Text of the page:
Monoclonal antibodies (mAb) and antibody-drug conjugates (ADCs) are widely used as anti-cancer therapeutics. A key property of these biologics is the extent and rate of internalization into different cells, which governs their efficacy, safety and pharmacodynamic profile. Quantifying and comparing the internalization rates of different Ab drug candidates and production batches is therefore a critical step in the biopharmaceutical selection and optimization process.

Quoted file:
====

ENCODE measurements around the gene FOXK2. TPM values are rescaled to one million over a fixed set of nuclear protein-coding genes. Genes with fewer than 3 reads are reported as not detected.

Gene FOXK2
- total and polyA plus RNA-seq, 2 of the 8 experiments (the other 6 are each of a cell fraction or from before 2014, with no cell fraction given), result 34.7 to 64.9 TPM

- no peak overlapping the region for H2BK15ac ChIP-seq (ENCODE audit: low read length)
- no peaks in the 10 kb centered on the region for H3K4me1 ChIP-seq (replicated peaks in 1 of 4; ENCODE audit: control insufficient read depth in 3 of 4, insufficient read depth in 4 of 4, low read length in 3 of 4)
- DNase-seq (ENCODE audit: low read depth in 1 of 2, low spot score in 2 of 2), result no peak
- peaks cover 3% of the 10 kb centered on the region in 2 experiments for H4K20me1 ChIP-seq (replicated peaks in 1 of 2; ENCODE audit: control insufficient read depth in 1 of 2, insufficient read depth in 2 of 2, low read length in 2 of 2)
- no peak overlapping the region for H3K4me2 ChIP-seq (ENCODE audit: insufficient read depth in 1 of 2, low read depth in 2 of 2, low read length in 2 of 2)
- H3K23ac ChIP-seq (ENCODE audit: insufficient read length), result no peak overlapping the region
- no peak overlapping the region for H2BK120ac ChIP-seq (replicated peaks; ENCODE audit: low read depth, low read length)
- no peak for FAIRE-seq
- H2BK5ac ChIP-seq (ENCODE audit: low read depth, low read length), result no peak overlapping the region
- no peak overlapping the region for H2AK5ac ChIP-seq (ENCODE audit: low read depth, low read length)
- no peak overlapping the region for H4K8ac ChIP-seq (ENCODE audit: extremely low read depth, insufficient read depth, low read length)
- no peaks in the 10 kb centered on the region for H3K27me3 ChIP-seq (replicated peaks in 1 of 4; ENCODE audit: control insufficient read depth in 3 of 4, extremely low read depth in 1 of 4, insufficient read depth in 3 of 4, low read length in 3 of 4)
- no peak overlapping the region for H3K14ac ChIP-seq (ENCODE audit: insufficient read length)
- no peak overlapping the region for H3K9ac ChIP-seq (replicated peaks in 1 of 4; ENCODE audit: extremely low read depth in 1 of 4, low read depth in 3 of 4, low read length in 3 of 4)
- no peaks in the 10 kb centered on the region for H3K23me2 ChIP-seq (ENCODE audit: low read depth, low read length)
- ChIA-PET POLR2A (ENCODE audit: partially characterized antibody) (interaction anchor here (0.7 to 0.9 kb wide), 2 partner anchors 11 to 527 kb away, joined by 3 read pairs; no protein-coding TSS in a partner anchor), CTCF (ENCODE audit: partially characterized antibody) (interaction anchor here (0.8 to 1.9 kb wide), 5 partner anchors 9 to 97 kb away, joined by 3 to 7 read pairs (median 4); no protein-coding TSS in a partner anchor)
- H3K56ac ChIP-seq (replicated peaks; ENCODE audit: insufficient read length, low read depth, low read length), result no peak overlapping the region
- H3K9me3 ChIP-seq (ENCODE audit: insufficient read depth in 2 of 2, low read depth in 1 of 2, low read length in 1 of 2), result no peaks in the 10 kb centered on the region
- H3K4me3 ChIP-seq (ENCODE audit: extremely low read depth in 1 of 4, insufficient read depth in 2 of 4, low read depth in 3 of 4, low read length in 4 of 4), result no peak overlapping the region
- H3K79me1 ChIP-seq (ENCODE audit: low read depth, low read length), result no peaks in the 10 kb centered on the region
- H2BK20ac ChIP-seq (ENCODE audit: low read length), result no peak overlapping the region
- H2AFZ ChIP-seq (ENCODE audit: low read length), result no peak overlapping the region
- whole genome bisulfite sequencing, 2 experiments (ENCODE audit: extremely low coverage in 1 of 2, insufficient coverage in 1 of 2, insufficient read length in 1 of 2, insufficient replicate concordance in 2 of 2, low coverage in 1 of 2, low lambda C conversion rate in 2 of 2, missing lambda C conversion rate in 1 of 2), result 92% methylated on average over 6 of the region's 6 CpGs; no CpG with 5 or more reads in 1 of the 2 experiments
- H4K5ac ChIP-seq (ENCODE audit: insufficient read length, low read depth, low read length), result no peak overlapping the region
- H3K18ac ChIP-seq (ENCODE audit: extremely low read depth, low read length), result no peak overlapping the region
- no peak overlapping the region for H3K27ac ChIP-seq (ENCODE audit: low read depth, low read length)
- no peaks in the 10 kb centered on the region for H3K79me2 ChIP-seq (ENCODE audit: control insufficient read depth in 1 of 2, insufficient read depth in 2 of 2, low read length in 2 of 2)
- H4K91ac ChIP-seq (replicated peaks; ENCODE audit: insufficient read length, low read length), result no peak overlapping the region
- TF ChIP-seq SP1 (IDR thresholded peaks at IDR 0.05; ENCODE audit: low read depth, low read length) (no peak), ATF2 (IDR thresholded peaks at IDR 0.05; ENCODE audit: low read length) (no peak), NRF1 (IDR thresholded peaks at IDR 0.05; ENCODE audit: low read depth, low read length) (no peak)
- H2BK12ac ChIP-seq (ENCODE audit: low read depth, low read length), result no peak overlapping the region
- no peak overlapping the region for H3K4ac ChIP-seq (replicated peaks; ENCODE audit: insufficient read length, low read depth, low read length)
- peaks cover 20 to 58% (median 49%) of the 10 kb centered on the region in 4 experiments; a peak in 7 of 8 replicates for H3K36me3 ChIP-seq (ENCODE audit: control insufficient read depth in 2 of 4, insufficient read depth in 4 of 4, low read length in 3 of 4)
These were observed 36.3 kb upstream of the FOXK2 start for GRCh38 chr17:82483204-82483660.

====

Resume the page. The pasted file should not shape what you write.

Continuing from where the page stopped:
Here, we describe novel and enabling cell-based Ab internalization assays that are turnkey, medium throughput and geared toward industrial biologics discovery. Internalization measurements are made over time on 96-well microplates using live-cell analysis (IncuCyte® S3) and a fluorescent pH-sensitive dye coupled antibody-binding fragment (FabFluor) that binds the test mAb Fc region using a single step, no wash labeling protocol. An increase in fluorescence signal is observed as the mAb complex is internalized into the acidic lysosome. To validate this approach trastuzumab (Herceptin, Her-2) or rituximab (Rituxan, CD20) were mixed with the hFabFluor reagent (1: 3 molar ratio, 15min), serially diluted in complete media (1:2) and added to pre-plated BT-474 or Raji cells (no wash). Cell images (10-20x) were taken and automatically analysed for fluorescence area every 30min for up to 48h. Both trastuzumab (BT-474) and rituximab (Raji) caused clear time- and concentration-dependent internalization (EC50 values 2.1 and 2.6nM, respectively). The fluorescence signal was punctate, outside of the nucleus and strongly co-localized with a lysosomal marker (LysoSensor). In line with known marker expression profiles, specific internalization of mAbs to CD45, CD71 and CD3, but not CD20, was observed in Jurkat T-lymphocytes and CD45, CD71 and CD20, but not CD3 in Raji B cells. As a proof of concept for screening and direct comparison of test mAbs, 6 commercially available CD71 (transferrin receptor) Abs were labeled with mFabFluor reagent, serially diluted (1:2, 4.6-10000 ng/ml-1) and added to HT1080 osteosarcoma cells. 3 of the Abs produced a large internalization signal with detection <50ng mL-1, whilst the other 3 were internalized weakly with signal only visible at higher concentrations. A mean Z’ value of 0.82 was calculated from control wells indicating a microplate assay with high precision and robustness.